From where does poetry come?
From the heart’s intelligence
from a hunch about the unknown
or from a rose in the desert?
The personal is not personal
and the universal not universal

I suppose I am I supposed I’m not
The more I listen to my heart the more I’m filled with the words of the unseen
and lifted high to the treetops
I fly aimless from dream to dream
Belonging to a thousand years of poetry
born in the darkness of white linen
I don’t know who amongst us was I
and who the dream
Am I my dream?

To a Waverer, by Bertolt Brecht

You tell us
It looks bad for our cause.
The darkness gets deeper. The powers get less.
Now, after we worked for so many years
We are in a more difficult position than at the start.
But the enemy stands there, stronger than ever before.
His powers appear to have grown. He has taken on an aspect
of invincibility.
We however have made mistakes; there is no denying it.
Our numbers are dwindling.
Our slogans are in disarray. The enemy has twisted
Part of our words beyond recognition.

What is now false of what we said:
Some or all?
Whom do we still count on? Are we just left over, thrown out
Of the living stream? Shall we remain behind
Understanding no one and understood by none?

Have we got to be lucky?

This you ask. Expect
No other answer than your own.

Sad State of Freedom

You waste the attention of your eyes,
the glittering labour of your hands,
and knead the dough enough for dozens of loaves
of which you’ll taste not a morsel;
you are free to slave for others–
you are free to make the rich richer.

The moment you’re born
they plant around you
mills that grind lies
lies to last you a lifetime.
You keep thinking in your great freedom
a finger on your temple
free to have a free conscience.

Your head bent as if half-cut from the nape,
your arms long, hanging,
you saunter about in your great freedom:
you’re free
with the freedom of being unemployed.

You love your country
as the nearest, most precious thing to you.
But one day, for example,
they may endorse it over to America,
and you, too, with your great freedom–
you have the freedom to become an air-base.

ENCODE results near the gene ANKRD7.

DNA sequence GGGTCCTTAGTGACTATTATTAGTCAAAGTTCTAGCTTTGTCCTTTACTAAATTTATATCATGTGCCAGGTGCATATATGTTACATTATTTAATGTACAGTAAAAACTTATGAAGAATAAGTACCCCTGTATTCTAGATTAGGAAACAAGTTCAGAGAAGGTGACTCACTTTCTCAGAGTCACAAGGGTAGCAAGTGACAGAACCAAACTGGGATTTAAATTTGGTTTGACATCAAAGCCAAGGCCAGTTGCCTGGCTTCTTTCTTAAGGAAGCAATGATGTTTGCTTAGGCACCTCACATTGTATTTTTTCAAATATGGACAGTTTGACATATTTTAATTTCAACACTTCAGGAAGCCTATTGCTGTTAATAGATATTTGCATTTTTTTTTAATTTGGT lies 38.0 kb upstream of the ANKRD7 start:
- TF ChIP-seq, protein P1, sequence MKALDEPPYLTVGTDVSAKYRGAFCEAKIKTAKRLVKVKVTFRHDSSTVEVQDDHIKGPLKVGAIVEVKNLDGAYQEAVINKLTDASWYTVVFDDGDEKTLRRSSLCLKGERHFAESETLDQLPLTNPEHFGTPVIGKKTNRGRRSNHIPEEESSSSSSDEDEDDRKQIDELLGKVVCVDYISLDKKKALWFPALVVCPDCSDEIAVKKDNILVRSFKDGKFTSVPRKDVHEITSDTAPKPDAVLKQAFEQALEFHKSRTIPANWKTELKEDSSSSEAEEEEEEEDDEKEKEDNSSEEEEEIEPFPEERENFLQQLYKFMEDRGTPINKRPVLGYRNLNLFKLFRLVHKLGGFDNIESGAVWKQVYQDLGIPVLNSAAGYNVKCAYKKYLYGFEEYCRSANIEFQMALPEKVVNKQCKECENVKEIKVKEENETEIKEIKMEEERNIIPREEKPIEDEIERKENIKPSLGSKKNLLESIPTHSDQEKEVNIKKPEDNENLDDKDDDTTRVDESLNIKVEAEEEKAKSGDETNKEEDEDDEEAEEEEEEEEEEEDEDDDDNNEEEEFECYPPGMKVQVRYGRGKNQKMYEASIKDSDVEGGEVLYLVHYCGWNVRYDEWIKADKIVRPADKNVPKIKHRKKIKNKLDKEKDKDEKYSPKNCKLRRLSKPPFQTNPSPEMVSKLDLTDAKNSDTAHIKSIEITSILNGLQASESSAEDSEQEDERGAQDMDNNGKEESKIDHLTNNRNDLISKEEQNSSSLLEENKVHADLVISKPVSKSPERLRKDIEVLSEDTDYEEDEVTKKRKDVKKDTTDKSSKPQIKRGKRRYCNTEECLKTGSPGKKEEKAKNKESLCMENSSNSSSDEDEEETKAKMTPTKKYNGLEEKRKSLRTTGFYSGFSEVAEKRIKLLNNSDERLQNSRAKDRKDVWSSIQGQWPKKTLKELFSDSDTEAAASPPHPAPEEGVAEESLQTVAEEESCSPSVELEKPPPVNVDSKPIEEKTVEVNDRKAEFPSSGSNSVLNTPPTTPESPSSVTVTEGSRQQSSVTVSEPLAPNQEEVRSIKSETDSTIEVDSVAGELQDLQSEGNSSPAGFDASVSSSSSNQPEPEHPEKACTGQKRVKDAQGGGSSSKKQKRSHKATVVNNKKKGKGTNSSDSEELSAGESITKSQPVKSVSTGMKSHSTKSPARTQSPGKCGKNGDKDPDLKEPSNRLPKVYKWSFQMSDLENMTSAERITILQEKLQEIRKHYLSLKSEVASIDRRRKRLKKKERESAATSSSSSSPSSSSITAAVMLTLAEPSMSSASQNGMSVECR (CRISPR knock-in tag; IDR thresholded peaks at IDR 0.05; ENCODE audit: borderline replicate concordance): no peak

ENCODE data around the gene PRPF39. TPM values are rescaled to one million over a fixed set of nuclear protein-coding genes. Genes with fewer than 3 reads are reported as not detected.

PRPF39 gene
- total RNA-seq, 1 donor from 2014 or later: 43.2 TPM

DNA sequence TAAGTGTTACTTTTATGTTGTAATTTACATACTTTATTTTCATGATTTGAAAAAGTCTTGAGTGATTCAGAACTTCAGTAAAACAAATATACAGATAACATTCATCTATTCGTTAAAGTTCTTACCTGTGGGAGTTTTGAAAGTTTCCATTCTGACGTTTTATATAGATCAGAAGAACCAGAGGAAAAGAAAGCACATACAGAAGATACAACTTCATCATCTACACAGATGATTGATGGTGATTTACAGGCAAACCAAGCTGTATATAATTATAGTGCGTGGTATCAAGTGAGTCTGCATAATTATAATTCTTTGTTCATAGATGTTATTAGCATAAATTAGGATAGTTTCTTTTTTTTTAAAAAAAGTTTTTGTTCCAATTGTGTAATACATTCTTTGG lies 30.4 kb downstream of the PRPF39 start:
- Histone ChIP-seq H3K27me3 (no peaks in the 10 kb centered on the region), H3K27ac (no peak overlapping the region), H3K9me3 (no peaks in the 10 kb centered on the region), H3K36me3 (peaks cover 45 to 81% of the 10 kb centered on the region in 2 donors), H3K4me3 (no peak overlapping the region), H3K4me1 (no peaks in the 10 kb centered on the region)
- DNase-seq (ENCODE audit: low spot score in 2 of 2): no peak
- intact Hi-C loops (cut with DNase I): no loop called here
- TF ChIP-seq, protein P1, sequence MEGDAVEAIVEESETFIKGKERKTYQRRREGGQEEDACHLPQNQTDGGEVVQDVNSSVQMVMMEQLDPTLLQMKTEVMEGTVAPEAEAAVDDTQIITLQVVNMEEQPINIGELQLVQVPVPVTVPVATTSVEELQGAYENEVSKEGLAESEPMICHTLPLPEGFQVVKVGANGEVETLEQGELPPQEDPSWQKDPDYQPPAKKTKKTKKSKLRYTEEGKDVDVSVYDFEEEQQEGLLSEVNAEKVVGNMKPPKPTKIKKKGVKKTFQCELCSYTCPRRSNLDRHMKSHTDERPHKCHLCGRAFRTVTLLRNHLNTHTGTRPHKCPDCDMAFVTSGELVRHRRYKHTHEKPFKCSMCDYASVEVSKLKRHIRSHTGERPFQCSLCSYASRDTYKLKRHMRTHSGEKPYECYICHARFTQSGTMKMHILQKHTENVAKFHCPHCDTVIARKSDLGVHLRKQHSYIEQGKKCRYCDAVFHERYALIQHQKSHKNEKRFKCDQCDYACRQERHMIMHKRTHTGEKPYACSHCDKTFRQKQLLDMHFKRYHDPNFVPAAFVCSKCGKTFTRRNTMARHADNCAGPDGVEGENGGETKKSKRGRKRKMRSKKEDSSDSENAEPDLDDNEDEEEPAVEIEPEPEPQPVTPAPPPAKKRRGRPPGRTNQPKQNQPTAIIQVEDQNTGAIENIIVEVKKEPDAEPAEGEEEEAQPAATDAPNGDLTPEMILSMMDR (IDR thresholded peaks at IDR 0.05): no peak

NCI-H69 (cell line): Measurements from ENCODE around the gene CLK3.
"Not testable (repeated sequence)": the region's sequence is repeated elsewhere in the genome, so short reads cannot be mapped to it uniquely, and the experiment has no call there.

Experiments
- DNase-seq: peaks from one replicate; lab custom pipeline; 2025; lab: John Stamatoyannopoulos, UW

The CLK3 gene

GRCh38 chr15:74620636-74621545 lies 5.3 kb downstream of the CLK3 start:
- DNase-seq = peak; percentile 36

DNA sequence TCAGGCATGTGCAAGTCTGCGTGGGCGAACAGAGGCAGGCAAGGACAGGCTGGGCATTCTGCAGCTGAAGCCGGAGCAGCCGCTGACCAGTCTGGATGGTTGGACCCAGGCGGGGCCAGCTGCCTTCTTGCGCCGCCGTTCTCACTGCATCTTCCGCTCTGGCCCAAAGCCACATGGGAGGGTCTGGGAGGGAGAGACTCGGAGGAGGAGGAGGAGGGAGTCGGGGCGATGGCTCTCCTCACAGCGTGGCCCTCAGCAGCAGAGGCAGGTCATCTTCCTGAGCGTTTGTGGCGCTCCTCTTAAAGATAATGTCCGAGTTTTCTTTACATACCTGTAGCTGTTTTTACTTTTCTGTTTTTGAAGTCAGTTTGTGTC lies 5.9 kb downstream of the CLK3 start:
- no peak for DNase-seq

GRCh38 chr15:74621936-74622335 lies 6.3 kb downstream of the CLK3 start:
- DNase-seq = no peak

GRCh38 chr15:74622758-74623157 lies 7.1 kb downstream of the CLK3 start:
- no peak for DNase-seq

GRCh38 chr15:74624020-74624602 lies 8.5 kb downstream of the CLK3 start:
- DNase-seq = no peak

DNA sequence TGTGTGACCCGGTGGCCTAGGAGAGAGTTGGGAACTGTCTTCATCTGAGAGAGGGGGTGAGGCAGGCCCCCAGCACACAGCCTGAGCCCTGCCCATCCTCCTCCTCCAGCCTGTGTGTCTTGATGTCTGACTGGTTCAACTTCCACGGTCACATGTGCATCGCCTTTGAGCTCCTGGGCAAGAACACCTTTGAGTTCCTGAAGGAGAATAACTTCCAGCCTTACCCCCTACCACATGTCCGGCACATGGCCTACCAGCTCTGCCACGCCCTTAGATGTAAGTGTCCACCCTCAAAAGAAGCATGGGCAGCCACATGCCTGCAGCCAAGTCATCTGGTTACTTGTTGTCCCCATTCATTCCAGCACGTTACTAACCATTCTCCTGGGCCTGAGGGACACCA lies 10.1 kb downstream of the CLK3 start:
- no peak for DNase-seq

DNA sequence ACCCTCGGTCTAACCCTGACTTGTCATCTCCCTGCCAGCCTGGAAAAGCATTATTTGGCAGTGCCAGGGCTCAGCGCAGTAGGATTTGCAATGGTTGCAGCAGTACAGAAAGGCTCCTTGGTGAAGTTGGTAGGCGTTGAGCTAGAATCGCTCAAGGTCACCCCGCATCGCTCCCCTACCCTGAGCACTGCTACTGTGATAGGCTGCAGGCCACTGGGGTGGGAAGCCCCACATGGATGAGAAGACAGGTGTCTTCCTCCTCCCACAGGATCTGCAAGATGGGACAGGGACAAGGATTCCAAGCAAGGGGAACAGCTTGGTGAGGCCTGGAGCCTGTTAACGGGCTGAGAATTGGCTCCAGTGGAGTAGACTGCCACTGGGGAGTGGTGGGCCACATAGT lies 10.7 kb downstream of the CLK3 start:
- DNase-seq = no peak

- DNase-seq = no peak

You may proclaim that one must live
not as a tool, a number or a link
but as a human being–
then at once they handcuff your wrists.
You are free to be arrested, imprisoned
and even hanged.

There’s neither an iron, wooden
nor a tulle curtain
in your life;
there’s no need to choose freedom:
you are free.
But this kind of freedom
is a sad affair under the stars.

Translated by Taner Baybars

Nazim Hikmet, a Turkish Marxist poet

Memoir

 

Orwell says somewhere that no one ever writes the real story of their life.
The real story of a life is the story of its humiliations.
If I wrote that story now—
radioactive to the end of time—
people, I swear, your eyes would fall out, you couldn’t peel
the gloves fast enough
from your hands scorched by the firestorms of that shame.
Your poor hands. Your poor eyes
to see me weeping in my room
or boring the tall blonde to death.
Once I accused the innocent.
Once I bowed and prayed to the guilty.
I still wince at what I once said to the devastated widow.
And one October afternoon, under a locust tree
whose blackened pods were falling and making
illuminating patterns on the pathway,
I was seized by joy,
and someone saw me there,
and that was the worst of all,
lacerating and unforgettable.

—Vijay Seshadri

 

In our Insecurity, by Pash

paash

If the security of the land
calls for a life without conscience
To imagine a word other than ‘yes’ is an obscenity
And the mind bends low before the lecherous times
then the security of the land is a threat to us

If the security of the land means
that every strike crushed makes that peace stronger
Martyrdom is no more than death at the borders
Art blooms only at the palace window
Intellect only drives the waterwheel that irrigates the ruler’s crops
Labour is little more than a broom at the palace door
then the security of the land is a threat to us

Pash was the pseudonym of Naxalite poet Avtar Singh Sandhu, assassinated in 1988.

To those born later

I
Truly I live in dark times!
Frank speech is naïve. A smooth forehead
Suggests insensitivity. The man who laughs
Has simply not yet heard
The terrible news.

What kind of times are these, when
To talk about trees is almost a crime
Because it implies silence about so many horrors?
When the man over there calmly crossing the street
Is already perhaps beyond the reach of his friends 10
Who are in need?

It’s true that I still earn my daily bread
But, believe me, that’s only an accident. Nothing
I do gives me the right to eat my fill.
By chance I’ve been spared. (If my luck breaks, I’m lost.)

They say to me: Eat and drink! Be glad you have it!
But how can I eat and drink if I snatch what I eat
From the starving
And my glass of water belongs to someone dying of thirst?
And yet I eat and drink. 20

I would also like to be wise.
In the old books it says what wisdom is:
To shun the strife of the world and to live out
Your brief time without fear
Also to get along without violence
To return good for evil
Not to fulfill your desires but to forget them
Is accounted wise.
All this I cannot do.
Truly, I live in dark times. 30

II
I came to the cities in a time of disorder
When hunger reigned.
I came among men in a time of revolt
And I rebelled with them.
So passed my time
Given me to on earth.

I ate my food between battles
I lay down to sleep among murderers

Bertolt Brecht